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November 22-28, 2006

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Charles Frazier

Phil Bray/Miramax Films
The wait is over: After nearly a decade, Charles Frazier has a new book for fans of 'Cold Mountain.'

Mountain Man

'Cold Mountain' author Charles Frazier talks about the Cherokee inspiration for his latest, 'Thirteen Moons'

By John Freeman

THERE ARE A LOT of things Charles Frazier would like to preserve, but right now there are two in particular on his mind: independent bookstores and the Cherokee language. And chances are Thirteen Moons (Random House; $26.95 cloth) could make a difference. The most anticipated second novel in years, the book tells the story of the destruction of the Cherokee nation as seen through the eyes of a 90-year-old man who was adopted at age 12 by a Cherokee chief. Frazier's hero then spends the rest of his life fighting against the tide of unfair treaties and westward expansion, ultimately securing a small piece of ancestral land for a group of Cherokee that still exists today called the Eastern Band.

Frazier has decided to kick off his book tour by revisiting all the independents that supported him long before Cold Mountain became a bestseller. (He visits Kepler's in Menlo Park on Dec. 5.) At the start of this tour, Frazier, calling from his home state of North Carolina, explained what drew him to his new story.

METRO: You once said that Cold Mountain was inspired by an ancestor. Is it fair to say that Thirteen Moons is inspired by your ancestors' relationship to the land and who came before them?

FRAZIER: Yes, in a way. My ancestors came here after one of those treaties after the Revolutionary War opened up land west of Ashville to white occupancy. What happened is what usually happened: some more-well-to-do people came in and bought big chunks of land and leased them to less-well-to-do people. And there have been parts of my family in western North Carolina for over 200 years.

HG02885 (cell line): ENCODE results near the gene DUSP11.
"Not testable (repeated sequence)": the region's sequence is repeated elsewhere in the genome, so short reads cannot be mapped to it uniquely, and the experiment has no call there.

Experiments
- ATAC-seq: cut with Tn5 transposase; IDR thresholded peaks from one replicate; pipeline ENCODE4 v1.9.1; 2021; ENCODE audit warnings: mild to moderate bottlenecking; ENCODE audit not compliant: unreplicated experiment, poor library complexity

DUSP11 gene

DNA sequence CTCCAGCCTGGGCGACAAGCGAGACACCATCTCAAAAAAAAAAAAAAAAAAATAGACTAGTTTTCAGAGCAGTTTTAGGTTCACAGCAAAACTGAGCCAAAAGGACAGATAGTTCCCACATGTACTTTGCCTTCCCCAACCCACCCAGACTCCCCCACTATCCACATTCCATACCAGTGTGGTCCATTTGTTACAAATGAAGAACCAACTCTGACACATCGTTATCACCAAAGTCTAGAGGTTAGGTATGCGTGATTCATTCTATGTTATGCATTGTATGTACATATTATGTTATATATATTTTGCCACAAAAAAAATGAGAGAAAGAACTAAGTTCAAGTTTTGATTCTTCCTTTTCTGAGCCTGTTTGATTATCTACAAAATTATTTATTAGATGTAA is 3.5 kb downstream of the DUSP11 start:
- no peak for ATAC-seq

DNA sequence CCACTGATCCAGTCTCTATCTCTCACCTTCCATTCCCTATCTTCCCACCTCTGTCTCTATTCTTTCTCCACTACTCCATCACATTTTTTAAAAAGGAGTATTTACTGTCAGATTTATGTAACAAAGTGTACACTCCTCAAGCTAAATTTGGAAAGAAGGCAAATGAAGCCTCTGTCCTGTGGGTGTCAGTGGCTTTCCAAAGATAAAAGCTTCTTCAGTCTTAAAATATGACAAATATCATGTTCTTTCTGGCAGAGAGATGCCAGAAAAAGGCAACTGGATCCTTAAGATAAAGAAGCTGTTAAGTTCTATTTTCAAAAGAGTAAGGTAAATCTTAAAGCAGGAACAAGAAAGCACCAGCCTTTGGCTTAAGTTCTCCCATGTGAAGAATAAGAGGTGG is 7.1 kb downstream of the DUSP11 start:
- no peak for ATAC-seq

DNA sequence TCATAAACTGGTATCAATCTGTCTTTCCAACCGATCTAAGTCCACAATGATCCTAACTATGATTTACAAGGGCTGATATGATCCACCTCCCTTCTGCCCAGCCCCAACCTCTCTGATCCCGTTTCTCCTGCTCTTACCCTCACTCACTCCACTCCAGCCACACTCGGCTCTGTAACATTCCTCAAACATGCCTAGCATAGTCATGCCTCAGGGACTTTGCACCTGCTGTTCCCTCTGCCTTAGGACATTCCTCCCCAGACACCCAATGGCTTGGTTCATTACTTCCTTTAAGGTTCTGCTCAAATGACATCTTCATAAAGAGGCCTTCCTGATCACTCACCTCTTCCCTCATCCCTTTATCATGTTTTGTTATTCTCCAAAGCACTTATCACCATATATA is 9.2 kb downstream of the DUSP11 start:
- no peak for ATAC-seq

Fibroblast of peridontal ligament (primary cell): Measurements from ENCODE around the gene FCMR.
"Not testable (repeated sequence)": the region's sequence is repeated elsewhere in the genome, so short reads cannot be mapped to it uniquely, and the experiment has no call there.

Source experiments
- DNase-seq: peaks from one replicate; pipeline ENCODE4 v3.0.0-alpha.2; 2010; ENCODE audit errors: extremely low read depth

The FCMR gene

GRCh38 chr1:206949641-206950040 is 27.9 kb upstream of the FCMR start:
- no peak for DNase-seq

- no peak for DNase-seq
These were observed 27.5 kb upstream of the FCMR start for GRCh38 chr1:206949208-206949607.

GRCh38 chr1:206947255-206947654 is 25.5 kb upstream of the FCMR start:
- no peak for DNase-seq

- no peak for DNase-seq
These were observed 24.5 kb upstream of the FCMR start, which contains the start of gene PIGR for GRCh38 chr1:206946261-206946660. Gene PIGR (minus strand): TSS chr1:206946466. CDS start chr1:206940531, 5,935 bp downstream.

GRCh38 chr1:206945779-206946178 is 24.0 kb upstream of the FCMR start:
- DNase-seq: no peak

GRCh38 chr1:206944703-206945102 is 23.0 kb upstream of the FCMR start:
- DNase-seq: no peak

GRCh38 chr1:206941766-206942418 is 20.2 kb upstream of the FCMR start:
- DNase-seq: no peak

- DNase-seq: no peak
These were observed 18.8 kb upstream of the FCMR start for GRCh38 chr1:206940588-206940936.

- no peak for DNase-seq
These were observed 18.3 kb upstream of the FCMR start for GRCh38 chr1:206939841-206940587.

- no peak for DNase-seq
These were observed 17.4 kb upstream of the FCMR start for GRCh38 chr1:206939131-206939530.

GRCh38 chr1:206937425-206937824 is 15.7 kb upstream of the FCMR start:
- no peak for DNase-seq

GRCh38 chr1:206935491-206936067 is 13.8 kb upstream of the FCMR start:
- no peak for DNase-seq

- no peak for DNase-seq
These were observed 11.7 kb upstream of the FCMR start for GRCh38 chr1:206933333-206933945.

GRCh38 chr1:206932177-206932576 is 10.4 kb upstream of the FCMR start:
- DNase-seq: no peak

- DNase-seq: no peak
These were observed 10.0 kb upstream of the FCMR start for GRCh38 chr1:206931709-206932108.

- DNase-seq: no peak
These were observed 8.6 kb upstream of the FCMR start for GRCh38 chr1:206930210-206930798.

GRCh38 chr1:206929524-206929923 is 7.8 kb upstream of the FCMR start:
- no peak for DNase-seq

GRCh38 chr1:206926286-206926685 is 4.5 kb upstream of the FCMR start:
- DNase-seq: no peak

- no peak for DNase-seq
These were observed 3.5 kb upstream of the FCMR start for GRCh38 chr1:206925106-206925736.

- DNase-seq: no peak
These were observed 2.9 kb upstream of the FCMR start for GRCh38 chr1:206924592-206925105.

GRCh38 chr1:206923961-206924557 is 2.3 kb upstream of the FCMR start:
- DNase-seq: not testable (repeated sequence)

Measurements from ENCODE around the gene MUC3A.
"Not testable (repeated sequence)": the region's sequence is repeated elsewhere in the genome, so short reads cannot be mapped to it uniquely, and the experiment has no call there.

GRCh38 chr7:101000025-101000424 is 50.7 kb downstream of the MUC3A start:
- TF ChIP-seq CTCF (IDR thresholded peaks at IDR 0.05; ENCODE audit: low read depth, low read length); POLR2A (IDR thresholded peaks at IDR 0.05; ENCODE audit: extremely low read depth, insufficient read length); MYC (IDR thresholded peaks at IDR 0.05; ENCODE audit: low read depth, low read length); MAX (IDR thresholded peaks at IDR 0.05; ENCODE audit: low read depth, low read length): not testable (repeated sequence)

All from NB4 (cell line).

Did you hear stories about their interactions with people living inside the Cherokee nation?

No, but when the army came to throw out the Cherokee, they kept ledgers of possessions because they were going to be reimbursed when they got out West. So you can go through farmstead after farmstead and see what all they owned. Over and over, the lists would have been exactly what my ancestors had back then: a little cabin, some fields, a few animals, a plow, axes, kitchen equipment.

How do you find all these details?

[They] came from rare-books rooms. Special-collections kinds of things helped a lot: letters, documents, government reports. But then on top of that, I did a whole lot of reading about Cherokee food.

Did you try to make any of it yourself?

No, well, like the soup that Bear makes that has the rooster combs in it? I've had that soup, but it had chicken feet and combs in a clear broth. This was in the Andes, and I read a description of a soup that sounded a little like that, a Cherokee soup where the chicken legs just float right in there. A funny-looking soup.

Did you learn Cherokee?

No, it is really hard. We're working on this project to translate "The Removal" section of this book into Cherokee. At the rate that it's going, it will be a dead language in 20 or 30 years. And it doesn't have to be this way. Over in Cherokee [North Carolina], they've got this immersion program for 2-year-olds. It's like day care done completely in Cherokee. The little kids are picking it up fast, but there is nothing to read in Cherokee. So the idea is to translate the middle of this book, and to learn what the problems are for publishing in Cherokee. I'm paying for the project, and any money that it might generate will go back into the project—hopefully, it will wind up with books for kids coming out of the immersion program.

What has the reception to the book been in the Eastern Band?

It's been really warm. I went in the summer once we had readers copies and gave them to some of the elders on the tribal council and Chief Hicks and other people in the community to read, and then had a lunch just to talk about it. One of the things I said that day is what I'm trying to do in this book is not tell your story, I'm trying to tell our story—this land that we've all occupied together. It's home for all of us.

Charles Frazier appears Dec. 5 at 7:30pm at Kepler's, 1010 El Camino Real, Menlo Park. (650.324.4321)

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